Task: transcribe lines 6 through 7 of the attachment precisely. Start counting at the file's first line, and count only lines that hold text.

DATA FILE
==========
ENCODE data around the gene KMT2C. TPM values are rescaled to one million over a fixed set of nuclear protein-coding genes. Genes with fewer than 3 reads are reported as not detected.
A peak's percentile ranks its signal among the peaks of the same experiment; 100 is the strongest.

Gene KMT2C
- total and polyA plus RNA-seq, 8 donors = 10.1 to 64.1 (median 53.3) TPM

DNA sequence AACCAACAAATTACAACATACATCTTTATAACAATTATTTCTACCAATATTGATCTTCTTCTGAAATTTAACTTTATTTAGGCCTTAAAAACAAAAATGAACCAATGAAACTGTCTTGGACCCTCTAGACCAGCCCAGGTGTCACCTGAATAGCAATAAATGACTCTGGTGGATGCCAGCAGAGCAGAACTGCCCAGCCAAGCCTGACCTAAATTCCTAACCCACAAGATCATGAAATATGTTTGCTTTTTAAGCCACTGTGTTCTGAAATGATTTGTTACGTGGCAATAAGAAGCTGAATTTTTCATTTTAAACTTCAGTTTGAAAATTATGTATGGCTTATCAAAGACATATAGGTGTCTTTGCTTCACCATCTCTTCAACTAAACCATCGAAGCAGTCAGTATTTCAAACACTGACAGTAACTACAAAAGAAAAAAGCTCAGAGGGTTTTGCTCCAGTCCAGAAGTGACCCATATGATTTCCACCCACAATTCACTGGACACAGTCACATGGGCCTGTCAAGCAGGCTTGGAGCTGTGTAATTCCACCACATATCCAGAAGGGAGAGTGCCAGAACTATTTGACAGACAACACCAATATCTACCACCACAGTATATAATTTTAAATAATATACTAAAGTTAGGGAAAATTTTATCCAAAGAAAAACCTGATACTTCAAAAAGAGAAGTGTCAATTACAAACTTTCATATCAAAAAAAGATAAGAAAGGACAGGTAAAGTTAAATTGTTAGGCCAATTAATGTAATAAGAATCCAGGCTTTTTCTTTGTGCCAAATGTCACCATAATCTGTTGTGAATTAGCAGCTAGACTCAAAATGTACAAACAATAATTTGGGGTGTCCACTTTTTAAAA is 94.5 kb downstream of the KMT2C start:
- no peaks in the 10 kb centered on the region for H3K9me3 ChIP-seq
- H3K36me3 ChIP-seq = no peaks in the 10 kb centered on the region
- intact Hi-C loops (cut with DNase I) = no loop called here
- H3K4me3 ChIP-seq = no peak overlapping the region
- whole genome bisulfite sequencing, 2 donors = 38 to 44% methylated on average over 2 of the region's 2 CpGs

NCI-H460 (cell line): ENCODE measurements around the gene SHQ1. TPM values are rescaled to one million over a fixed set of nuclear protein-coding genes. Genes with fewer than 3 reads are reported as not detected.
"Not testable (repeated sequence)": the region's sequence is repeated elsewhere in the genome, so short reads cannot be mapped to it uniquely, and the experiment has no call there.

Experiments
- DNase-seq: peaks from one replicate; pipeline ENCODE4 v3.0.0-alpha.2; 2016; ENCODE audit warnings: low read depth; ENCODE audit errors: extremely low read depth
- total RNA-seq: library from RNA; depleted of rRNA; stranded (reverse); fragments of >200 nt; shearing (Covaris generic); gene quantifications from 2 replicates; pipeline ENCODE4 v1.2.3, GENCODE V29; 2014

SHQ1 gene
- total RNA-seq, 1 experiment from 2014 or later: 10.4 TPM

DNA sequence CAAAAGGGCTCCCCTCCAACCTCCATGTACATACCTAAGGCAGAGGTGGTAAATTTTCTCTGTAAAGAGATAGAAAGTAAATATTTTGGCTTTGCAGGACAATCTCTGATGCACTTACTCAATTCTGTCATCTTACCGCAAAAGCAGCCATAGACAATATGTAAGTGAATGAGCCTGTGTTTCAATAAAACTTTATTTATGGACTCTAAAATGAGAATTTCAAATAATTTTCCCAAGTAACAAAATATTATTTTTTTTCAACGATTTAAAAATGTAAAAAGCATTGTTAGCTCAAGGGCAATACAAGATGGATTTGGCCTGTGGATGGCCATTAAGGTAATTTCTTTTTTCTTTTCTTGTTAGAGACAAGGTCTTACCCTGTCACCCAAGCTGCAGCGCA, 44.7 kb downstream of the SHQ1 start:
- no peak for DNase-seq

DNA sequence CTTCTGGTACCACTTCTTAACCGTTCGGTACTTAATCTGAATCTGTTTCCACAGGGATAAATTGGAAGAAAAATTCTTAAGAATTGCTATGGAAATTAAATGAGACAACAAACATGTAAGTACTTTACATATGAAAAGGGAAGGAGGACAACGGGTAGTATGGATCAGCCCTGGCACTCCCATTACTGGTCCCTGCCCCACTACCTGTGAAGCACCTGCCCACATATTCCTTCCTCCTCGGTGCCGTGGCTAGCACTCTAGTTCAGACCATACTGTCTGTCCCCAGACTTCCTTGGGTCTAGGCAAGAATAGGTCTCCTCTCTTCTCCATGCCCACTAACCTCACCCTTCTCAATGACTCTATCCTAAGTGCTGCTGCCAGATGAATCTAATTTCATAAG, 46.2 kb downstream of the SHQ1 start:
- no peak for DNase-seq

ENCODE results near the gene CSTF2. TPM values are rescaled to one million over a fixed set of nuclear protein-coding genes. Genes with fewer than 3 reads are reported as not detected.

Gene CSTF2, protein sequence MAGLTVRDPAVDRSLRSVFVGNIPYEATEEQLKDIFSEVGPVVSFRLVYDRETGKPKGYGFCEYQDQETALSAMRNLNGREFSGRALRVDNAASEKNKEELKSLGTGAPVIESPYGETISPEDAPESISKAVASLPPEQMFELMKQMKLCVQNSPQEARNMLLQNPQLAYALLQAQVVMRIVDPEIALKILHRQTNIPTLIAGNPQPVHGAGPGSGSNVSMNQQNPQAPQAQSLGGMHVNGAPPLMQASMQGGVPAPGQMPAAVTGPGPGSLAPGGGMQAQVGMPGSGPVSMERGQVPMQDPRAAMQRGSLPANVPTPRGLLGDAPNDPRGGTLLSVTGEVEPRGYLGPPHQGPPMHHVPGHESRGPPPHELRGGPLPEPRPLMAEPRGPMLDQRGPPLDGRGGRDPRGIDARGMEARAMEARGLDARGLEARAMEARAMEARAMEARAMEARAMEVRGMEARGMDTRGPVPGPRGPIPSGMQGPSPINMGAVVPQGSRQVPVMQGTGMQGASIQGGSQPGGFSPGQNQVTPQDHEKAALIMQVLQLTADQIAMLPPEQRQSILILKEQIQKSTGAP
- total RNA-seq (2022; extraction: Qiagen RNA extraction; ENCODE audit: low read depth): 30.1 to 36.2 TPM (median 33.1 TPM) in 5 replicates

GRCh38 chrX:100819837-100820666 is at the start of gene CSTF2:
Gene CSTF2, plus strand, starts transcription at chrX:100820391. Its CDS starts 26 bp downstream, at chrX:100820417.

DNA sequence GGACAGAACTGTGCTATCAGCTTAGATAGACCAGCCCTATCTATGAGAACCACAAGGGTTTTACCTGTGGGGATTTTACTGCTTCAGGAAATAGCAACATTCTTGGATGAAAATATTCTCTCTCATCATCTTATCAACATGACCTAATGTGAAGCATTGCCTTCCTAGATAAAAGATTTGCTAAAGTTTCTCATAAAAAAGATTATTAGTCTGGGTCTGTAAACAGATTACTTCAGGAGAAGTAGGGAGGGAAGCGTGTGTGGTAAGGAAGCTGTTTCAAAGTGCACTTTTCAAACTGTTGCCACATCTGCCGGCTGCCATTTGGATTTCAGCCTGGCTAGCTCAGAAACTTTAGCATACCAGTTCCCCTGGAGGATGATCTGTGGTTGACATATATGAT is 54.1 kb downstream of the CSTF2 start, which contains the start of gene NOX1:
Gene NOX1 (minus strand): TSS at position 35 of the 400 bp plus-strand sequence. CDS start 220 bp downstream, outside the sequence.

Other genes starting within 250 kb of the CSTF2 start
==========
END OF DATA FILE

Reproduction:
- no peaks in the 10 kb centered on the region for H3K9me3 ChIP-seq
- H3K36me3 ChIP-seq = no peaks in the 10 kb centered on the region